FacebookTwitter

About Me

Obinna Udenwe micro story, ‘The Right Side of History’ and Pete Kalu poem-song, Breathing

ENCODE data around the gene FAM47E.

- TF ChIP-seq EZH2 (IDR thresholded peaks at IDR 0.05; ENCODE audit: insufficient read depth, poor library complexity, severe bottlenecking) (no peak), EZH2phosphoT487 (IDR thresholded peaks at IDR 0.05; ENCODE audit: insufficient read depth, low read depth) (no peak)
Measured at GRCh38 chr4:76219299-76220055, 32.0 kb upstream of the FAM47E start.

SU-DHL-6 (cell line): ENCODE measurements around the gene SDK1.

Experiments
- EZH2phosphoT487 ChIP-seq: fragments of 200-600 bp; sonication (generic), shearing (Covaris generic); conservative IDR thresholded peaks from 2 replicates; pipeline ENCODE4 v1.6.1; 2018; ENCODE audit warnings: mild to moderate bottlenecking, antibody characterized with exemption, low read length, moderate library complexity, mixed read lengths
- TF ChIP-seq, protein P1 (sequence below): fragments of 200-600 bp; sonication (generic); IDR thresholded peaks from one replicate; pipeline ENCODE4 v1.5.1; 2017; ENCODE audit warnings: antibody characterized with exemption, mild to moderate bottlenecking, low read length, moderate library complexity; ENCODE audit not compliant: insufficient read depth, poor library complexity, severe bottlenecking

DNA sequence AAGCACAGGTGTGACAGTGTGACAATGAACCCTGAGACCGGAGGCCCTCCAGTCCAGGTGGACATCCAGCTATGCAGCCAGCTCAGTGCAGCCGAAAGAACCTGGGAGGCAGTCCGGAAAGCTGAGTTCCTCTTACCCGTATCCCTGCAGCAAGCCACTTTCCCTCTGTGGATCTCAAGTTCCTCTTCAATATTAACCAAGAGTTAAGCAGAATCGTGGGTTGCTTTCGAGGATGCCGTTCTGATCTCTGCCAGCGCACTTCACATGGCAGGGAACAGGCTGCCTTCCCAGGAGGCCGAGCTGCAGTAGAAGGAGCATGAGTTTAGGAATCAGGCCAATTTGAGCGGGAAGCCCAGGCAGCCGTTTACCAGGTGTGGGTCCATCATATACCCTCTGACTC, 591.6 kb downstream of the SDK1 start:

The Right Side of History By Obinna Udenwe   Every evening, Tolani Boroface took a walk down her street all by herself, ignoring greetings from neighbours and street folk who looked at her with disdain. She had killed her daughter, they believed, and nothing anyone said could change their minds. Tolani walked to clear her head. This had started four days after Grace was buried – the rumours filtered to her ears that it was because she took her daughter to the End SARS protest that she got shot. Who encourages their children to go to protests in Nigeria? the women who had come to condole with her asked themselves. They’d gathered in front of her apartment, offering tidbits to the story, clasping their arms on their breasts, tying and retying their wrappers while at it. The women had come the morning after Grace died at the protest in Ikeja. At first, they came in groups of threes and fours, chatting on about the protests across the country all the way, then throwing themselves on the floor once they got to Tolani’s door, weeping uncontrollably. When they stepped out, they cleaned their eyes and talked loudly, not caring if Tolani heard. So, when Tolani finally heard, she began to take the walks. She would walk to the end of the street – to the junction where she used to go with Grace to buy fruits and vegetables, then walk back home and lock herself in. The fact that her neighbours and friends, people who’d known her for years and knew how much she’d adored Grace could say such unheard-of things tore her heart apart. On the sixth day after Grace died, Tolani locked herself in. She took some of Grace’s photos and her clothes, especially the ones she remembered seeing Grace in few days before her death and believed still had her smell. She took them into Grace’s room, sniffing and sobbing. Not even the laughter coming from her neighbour’s children distracted her. She cut herself with the kitchen knife and felt the blood from her stomach spilling through her fingers as she lay numb on the floor. Then she noticed a photo pinned to Grace’s wall. It was of three young women carrying a placard. The photo was taken at a Black Lives Matter protest somewhere and Grace had printed it from the internet. The white girl in the centre of the photograph was dressed in a sleeveless gown and wore sunglasses. The placard with her had the inscription ‘I stand on the right side of history’. Tolani thought the girl was Grace. The photo held her gaze and the inscription played in her mind. Suddenly, her cell phone rang. The phone was on the bed, and if Tolani could reach it, she could somehow live, for she now knew that Grace died standing on the right side of history, protesting injustice and hate, doing what many young people like her did across the world.         Breathing  poem-song by Pete Kalu   Please don’t come sliding onto my bench whispering nirvana is a construct and you’re here for us to do the construction  play by play to reach high, because That don’t fly for me, I need somebody grounded   There are journeys we have to go on and it won’t be easy, – the way you talk – it will require us to walk through storms  There are journeys we have to go on and it won’t be easy – the way you talk – it will require us to walk through storms   Truth is I’m looking for a friendship, a comrade-in-arms and together we’ll be the voice for those who can’t breathe any more Then maybe at days’ end, I won’t have any qualms If we sit back-to-back on evening steps, and doodle  🖤s on my door.   There are journeys we have to go on and it won’t be easy, – the way you talk – it will require us to walk through storms  There are journeys we have to go on and it won’t be easy – the way you talk – it will require us to walk through storms   Both texts produced as part of a British Council International Digital Collaboration Project @LitBritish #wahalaconvo Photo credit: Naomi...